I am impressed by Obama's ability to analyze himself. In "Dreams from my Father," he readily points out his adolescent flaws, frustrations, and misunderstandings in a way no sitting politician ever could. Historians should be very grateful that he wrote this before he ran for elected office. I cannot think of another memoir by a politician that seemed so unfiltered and human.    By the way, Obama is a beautiful writer. His sentences are smooth and at times lyrical. I look forward …
review by . June 29, 2008
...which I read before anyone began to take Obama's chances of being nominated for president seriously. Still, it had the tenor of a campaign biography -- careful, modest, strategic, and yes, evasive at times. The most any campaign biography ever provides is a sense of the subject's priorities; in other words, you won't find many clues to Obama's specific positions on world issues in the account of his childhood. You will, however, get a feeling of the man, and you will discover an American who …
review by . May 22, 2008
Barack Obama must be the only person on the planet with a background like this: son of a free-spirited young woman who married a black student from Kenya while living in Hawaii with her parents, her father a World War II veteran seeking his fortune as a salesman and her mother a career woman who did not want to be called "Grandma." The family had come to Hawaii because Gramps (he didn't mind being called that) asked for a transfer when he learned the furniture company he worked for was opening a …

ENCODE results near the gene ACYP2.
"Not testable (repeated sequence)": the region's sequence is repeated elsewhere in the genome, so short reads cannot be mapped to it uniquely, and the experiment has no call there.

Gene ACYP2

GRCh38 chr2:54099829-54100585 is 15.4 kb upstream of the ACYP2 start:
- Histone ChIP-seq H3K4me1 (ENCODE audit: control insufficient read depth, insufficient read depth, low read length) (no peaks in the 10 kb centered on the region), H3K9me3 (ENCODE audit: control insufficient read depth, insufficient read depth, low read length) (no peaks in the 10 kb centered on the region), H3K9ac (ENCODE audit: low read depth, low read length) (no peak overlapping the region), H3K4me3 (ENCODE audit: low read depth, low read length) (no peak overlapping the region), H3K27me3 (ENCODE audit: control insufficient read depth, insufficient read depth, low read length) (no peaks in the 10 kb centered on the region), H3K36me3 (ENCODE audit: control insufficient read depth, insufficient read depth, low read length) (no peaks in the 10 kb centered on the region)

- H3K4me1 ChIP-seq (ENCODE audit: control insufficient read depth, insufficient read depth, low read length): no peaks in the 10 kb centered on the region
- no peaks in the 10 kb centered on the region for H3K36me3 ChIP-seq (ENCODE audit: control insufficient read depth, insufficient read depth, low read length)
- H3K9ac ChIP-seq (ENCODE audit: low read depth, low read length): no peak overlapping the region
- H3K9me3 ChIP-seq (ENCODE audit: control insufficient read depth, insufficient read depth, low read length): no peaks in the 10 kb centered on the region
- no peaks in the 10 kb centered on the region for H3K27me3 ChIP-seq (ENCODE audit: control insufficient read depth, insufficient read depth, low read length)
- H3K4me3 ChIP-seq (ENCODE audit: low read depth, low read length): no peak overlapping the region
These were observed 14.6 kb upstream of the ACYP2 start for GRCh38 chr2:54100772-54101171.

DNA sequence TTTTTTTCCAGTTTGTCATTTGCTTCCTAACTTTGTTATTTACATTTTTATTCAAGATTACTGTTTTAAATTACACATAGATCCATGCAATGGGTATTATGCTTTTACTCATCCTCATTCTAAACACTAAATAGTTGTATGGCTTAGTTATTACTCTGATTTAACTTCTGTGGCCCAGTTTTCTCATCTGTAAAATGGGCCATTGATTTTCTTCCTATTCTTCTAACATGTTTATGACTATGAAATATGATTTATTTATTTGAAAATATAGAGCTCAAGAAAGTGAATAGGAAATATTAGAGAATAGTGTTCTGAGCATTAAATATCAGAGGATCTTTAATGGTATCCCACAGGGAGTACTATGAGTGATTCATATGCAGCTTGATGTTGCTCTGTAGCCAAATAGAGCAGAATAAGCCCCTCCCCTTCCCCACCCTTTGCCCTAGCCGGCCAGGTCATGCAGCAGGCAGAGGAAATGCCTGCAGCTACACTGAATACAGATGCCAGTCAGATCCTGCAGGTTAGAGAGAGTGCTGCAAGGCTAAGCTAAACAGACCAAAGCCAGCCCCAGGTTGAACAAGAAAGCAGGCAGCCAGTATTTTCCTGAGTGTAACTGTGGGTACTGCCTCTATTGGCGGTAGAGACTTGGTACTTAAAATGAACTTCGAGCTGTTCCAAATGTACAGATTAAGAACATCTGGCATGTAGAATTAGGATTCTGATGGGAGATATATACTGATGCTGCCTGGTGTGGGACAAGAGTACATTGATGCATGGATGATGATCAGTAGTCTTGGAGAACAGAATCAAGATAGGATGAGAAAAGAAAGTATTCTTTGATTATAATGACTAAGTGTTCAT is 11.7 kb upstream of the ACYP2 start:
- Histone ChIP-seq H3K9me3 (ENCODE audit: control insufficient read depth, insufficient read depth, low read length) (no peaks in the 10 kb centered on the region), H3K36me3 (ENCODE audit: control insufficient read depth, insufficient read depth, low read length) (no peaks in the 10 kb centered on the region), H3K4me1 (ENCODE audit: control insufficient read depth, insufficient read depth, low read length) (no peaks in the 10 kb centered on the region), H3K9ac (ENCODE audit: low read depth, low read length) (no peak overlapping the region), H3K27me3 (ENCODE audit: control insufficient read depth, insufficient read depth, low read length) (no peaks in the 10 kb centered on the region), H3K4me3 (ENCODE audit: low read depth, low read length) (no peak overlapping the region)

About the reviewer
Dera R Jones Williams ()
Ranked #1055
Dera is a writer, editor, genealogist, writing mentor, researcher, and family historian, and she is active in local literary and national literary circles. She is the keeper of family stories, archivist … more
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About this book


Dreams from My Father: A Story of Race and Inheritance is a memoir by President of the United States Barack Obama. It was first published in 1995 after Obama was elected the first African-American president of the Harvard Law Review, but before his political career began. The book was re-released in 2004 following Obama's keynote address at the 2004 Democratic National Convention (DNC); the 2004 edition includes a new introduction by Obama, then a Senator-elect, as well as his DNC keynote address.

The autobiographical narrative tells the story of the life of Obama up to his entry in Harvard Law School. He was born in Honolulu, Hawaii, to Barack Obama, Sr. of Kenya, and Ann Dunham of Wichita, Kansas, both students at that time at the East-West Center of the University of Hawaii at Manoa. Obama's parents separated when he was two years old and divorced in 1964. Obama formed an image of his absent father from stories told by his mother and her parents. He saw his father only one more time, in 1971, when Obama Sr. came to Hawaii for a month's visit. The elder Obama died in a car accident in 1982.

After her divorce, Ann Dunham married Lolo Soetoro, an East-West Center student from Indonesia. The family moved to Jakarta. When Obama was ten, he returned to Hawaii under the care of his grandparents (and later his mother) for the better educational opportunities available there. He was enrolled in the fifth grade at Punahou School, a private college-preparatory school. ...

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ISBN-10: 1400082773
ISBN-13: 978-1400082773
Author: Barack Obama
Genre: Non-fiction, Biographies & Memoirs
Publisher: Three Rivers Press
Date Published: August 10, 2004